In her own words (per the abstract) "In this workshop I’d like to show a variety of techniques for written and oral correction, using tools at our disposal from mini-whiteboards to technology (video, podcasts and IWB) to make correction both motivating and memorable."
Does she know what she´s talking about? Well, she, "has been teaching and training for 20 years and is Director of Studies at ELI, Seville. She has an MA in Linguistics (TESOL), the Cambridge DELTA and, most recently, the new ICT Trinity Certificate. She is currently interested in the integration of technology and teaching for all ages and levels of student."
Her main goal was to make the act of students giving answers more than just wondering around the class having students take turns. Some suggestions were:
- Use a mini white board (laminate a green piece of paper)
- Use little pieces of paper
- Use Cuisinaire Rods (if its A hold up green, if B yellow if C orange etc)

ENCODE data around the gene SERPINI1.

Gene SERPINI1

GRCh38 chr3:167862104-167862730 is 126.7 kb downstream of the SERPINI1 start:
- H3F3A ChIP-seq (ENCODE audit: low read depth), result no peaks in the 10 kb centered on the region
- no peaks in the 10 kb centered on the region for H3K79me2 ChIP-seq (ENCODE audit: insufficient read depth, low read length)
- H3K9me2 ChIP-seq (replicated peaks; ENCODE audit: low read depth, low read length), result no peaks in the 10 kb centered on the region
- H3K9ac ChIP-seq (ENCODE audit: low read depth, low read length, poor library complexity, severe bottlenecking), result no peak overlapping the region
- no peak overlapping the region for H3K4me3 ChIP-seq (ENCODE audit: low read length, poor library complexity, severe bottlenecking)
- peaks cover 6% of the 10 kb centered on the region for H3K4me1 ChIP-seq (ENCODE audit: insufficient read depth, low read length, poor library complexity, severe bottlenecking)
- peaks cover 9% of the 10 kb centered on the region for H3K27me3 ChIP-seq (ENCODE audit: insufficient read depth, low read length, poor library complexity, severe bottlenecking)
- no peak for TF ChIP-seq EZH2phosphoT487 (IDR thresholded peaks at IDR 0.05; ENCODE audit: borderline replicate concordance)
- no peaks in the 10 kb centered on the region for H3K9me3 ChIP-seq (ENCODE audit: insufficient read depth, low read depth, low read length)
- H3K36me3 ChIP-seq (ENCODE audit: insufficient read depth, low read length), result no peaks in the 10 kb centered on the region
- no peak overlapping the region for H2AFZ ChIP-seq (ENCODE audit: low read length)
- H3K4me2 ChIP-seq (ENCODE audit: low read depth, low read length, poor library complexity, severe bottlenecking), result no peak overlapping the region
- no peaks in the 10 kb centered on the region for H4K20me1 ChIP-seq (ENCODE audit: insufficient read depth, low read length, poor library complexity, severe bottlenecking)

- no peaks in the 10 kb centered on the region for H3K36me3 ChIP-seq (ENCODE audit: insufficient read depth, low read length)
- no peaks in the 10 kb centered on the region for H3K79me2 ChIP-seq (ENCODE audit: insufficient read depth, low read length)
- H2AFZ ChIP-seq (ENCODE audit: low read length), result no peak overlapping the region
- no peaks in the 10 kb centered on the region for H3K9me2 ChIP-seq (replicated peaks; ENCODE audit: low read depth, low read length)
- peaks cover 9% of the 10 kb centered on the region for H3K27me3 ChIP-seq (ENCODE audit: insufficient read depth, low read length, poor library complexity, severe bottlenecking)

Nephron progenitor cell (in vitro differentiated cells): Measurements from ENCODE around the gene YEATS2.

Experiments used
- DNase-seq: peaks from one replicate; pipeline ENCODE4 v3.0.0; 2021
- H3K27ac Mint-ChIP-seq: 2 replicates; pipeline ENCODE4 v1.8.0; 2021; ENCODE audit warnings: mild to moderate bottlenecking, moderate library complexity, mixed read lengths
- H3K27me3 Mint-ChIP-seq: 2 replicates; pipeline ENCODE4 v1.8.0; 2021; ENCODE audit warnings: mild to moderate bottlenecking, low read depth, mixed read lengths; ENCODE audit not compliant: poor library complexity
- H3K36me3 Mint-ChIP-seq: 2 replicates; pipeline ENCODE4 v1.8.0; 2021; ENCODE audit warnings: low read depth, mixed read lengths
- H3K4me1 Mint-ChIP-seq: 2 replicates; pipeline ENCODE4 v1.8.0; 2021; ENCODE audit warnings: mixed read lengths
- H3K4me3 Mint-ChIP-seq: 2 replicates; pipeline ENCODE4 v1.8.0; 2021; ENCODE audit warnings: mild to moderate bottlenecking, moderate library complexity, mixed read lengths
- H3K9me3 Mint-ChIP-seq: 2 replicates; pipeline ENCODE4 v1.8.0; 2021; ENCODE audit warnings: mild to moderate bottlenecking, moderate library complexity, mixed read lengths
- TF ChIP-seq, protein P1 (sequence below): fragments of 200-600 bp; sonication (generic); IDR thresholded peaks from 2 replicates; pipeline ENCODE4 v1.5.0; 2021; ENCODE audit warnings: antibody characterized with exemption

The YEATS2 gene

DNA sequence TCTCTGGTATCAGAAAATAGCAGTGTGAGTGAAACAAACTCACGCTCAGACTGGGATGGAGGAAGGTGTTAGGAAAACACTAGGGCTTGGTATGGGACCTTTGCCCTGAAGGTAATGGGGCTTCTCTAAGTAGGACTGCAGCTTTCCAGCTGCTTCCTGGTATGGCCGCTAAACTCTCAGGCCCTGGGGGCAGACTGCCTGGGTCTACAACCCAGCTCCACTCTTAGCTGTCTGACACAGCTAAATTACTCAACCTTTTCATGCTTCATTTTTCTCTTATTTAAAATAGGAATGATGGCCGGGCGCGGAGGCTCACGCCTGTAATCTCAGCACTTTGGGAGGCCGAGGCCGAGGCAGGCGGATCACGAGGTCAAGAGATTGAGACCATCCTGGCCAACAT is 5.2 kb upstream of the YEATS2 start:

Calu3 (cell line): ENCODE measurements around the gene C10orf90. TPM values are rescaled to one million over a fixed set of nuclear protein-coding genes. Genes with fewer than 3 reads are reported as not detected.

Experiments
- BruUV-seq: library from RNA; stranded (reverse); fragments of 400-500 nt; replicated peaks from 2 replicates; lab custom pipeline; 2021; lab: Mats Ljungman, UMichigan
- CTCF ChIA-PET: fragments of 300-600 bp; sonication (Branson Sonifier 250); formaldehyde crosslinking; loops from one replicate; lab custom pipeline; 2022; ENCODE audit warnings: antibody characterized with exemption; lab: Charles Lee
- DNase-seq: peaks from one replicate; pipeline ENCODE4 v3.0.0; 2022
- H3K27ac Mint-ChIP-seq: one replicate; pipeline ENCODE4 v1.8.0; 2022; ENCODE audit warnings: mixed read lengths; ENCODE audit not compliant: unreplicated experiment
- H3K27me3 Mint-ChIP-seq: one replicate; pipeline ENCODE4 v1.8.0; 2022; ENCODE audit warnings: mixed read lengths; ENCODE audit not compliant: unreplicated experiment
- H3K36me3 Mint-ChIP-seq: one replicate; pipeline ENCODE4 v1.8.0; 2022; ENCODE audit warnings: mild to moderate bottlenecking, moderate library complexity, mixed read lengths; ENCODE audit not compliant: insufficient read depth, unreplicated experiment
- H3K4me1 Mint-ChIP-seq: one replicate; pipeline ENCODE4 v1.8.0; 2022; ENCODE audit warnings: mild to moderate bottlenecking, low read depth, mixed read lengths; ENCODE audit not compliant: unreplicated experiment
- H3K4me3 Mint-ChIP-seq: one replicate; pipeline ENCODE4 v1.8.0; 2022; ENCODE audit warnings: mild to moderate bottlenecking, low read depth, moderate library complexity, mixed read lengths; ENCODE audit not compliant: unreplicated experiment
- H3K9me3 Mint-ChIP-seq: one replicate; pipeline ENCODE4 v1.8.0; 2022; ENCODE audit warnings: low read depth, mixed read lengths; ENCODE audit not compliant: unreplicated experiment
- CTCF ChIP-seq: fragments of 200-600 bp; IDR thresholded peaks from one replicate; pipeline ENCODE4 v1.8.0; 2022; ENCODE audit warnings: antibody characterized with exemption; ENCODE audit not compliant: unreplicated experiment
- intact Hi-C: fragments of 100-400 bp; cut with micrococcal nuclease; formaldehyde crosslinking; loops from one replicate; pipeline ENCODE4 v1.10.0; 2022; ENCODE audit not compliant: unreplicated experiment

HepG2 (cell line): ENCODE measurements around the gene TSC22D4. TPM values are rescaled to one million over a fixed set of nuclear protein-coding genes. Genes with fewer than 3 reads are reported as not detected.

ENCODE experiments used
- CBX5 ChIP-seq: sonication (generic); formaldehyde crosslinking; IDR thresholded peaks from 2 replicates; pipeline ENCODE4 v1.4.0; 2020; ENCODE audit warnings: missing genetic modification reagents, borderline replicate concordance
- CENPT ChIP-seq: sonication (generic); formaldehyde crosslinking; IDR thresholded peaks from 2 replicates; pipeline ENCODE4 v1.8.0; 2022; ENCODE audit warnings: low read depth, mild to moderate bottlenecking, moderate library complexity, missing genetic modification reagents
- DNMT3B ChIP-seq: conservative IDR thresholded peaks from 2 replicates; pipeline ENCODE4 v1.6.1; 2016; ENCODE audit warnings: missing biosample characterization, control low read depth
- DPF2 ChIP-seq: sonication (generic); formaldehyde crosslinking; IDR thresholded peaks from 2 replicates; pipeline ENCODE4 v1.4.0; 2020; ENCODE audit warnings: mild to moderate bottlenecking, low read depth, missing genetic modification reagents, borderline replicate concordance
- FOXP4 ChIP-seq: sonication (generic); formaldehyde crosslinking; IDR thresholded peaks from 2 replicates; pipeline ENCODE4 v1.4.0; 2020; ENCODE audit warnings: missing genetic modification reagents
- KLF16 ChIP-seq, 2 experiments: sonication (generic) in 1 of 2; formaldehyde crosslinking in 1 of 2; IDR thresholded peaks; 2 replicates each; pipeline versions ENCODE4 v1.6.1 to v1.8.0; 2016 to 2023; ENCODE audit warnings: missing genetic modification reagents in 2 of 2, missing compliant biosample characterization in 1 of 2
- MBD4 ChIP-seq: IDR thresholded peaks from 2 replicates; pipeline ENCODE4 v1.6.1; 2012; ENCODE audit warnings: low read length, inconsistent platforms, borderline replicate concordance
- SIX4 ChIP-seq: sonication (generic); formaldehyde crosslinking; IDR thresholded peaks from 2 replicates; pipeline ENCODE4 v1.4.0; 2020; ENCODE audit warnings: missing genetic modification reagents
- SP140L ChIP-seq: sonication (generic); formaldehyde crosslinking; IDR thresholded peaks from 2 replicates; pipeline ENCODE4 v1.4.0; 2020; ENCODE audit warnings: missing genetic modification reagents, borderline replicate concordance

- Hide the answers under a chair and have students find it
- Split up an answer sheet and give half to the first two students finished they can check the rest of the students (after they communicate with one another to figure out the complete answer set)
- Make a wordle with all the correct answers and see if students can figure it out.
- etc. etc.
Call me old fashioned but I always liked having students correct one another and then write their answers on the board, but it is always nice to have new experiences.
On the other hand if your classroom allows you to I don´t see why you couldn't just use something like surveymonkey and have students see the answers they all submitted anonymously of course, perhaps use it like a lifeline?